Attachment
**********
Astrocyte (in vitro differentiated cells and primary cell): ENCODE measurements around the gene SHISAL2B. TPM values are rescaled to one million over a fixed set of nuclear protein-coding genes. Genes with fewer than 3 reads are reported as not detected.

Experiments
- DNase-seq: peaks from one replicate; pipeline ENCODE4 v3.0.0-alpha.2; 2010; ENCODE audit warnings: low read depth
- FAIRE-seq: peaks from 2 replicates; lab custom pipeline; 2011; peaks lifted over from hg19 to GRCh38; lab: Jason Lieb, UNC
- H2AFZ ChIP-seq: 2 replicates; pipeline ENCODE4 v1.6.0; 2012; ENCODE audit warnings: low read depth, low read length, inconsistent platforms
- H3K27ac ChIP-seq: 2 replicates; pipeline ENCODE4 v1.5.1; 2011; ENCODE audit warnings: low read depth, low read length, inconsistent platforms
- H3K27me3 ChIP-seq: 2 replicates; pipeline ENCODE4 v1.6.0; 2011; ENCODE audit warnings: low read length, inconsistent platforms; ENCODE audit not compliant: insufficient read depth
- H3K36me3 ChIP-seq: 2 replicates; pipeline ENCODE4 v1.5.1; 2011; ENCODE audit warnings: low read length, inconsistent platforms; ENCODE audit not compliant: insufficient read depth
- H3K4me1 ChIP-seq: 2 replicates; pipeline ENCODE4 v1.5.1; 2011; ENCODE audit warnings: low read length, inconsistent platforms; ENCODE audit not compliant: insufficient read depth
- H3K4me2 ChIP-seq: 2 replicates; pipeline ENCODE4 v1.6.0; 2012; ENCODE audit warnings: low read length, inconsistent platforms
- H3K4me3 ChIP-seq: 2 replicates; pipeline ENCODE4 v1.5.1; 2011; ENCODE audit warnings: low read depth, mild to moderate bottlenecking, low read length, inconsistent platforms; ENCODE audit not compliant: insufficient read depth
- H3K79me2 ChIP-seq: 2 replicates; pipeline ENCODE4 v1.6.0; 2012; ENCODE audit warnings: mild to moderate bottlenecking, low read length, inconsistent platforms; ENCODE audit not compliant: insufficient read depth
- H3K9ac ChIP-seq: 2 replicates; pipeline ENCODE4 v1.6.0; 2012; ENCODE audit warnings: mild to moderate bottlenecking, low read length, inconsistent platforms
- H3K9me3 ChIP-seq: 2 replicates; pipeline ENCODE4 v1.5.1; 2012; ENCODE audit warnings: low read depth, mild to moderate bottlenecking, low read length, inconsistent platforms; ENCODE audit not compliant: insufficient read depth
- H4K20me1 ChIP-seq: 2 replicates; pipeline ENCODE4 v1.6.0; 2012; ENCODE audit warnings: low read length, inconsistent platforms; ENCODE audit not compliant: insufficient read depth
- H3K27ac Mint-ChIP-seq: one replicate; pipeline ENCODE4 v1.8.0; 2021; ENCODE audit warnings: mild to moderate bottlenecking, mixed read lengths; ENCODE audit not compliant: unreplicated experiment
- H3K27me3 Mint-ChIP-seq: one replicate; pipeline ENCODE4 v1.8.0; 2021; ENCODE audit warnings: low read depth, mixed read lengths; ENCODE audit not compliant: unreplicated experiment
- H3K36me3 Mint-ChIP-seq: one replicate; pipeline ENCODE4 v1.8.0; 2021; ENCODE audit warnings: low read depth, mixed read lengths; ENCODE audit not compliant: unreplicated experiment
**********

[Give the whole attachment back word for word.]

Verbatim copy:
Astrocyte (in vitro differentiated cells and primary cell): ENCODE measurements around the gene SHISAL2B. TPM values are rescaled to one million over a fixed set of nuclear protein-coding genes. Genes with fewer than 3 reads are reported as not detected.

Experiments
- DNase-seq: peaks from one replicate; pipeline ENCODE4 v3.0.0-alpha.2; 2010; ENCODE audit warnings: low read depth
- FAIRE-seq: peaks from 2 replicates; lab custom pipeline; 2011; peaks lifted over from hg19 to GRCh38; lab: Jason Lieb, UNC
- H2AFZ ChIP-seq: 2 replicates; pipeline ENCODE4 v1.6.0; 2012; ENCODE audit warnings: low read depth, low read length, inconsistent platforms
- H3K27ac ChIP-seq: 2 replicates; pipeline ENCODE4 v1.5.1; 2011; ENCODE audit warnings: low read depth, low read length, inconsistent platforms
- H3K27me3 ChIP-seq: 2 replicates; pipeline ENCODE4 v1.6.0; 2011; ENCODE audit warnings: low read length, inconsistent platforms; ENCODE audit not compliant: insufficient read depth
- H3K36me3 ChIP-seq: 2 replicates; pipeline ENCODE4 v1.5.1; 2011; ENCODE audit warnings: low read length, inconsistent platforms; ENCODE audit not compliant: insufficient read depth
- H3K4me1 ChIP-seq: 2 replicates; pipeline ENCODE4 v1.5.1; 2011; ENCODE audit warnings: low read length, inconsistent platforms; ENCODE audit not compliant: insufficient read depth
- H3K4me2 ChIP-seq: 2 replicates; pipeline ENCODE4 v1.6.0; 2012; ENCODE audit warnings: low read length, inconsistent platforms
- H3K4me3 ChIP-seq: 2 replicates; pipeline ENCODE4 v1.5.1; 2011; ENCODE audit warnings: low read depth, mild to moderate bottlenecking, low read length, inconsistent platforms; ENCODE audit not compliant: insufficient read depth
- H3K79me2 ChIP-seq: 2 replicates; pipeline ENCODE4 v1.6.0; 2012; ENCODE audit warnings: mild to moderate bottlenecking, low read length, inconsistent platforms; ENCODE audit not compliant: insufficient read depth
- H3K9ac ChIP-seq: 2 replicates; pipeline ENCODE4 v1.6.0; 2012; ENCODE audit warnings: mild to moderate bottlenecking, low read length, inconsistent platforms
- H3K9me3 ChIP-seq: 2 replicates; pipeline ENCODE4 v1.5.1; 2012; ENCODE audit warnings: low read depth, mild to moderate bottlenecking, low read length, inconsistent platforms; ENCODE audit not compliant: insufficient read depth
- H4K20me1 ChIP-seq: 2 replicates; pipeline ENCODE4 v1.6.0; 2012; ENCODE audit warnings: low read length, inconsistent platforms; ENCODE audit not compliant: insufficient read depth
- H3K27ac Mint-ChIP-seq: one replicate; pipeline ENCODE4 v1.8.0; 2021; ENCODE audit warnings: mild to moderate bottlenecking, mixed read lengths; ENCODE audit not compliant: unreplicated experiment
- H3K27me3 Mint-ChIP-seq: one replicate; pipeline ENCODE4 v1.8.0; 2021; ENCODE audit warnings: low read depth, mixed read lengths; ENCODE audit not compliant: unreplicated experiment
- H3K36me3 Mint-ChIP-seq: one replicate; pipeline ENCODE4 v1.8.0; 2021; ENCODE audit warnings: low read depth, mixed read lengths; ENCODE audit not compliant: unreplicated experiment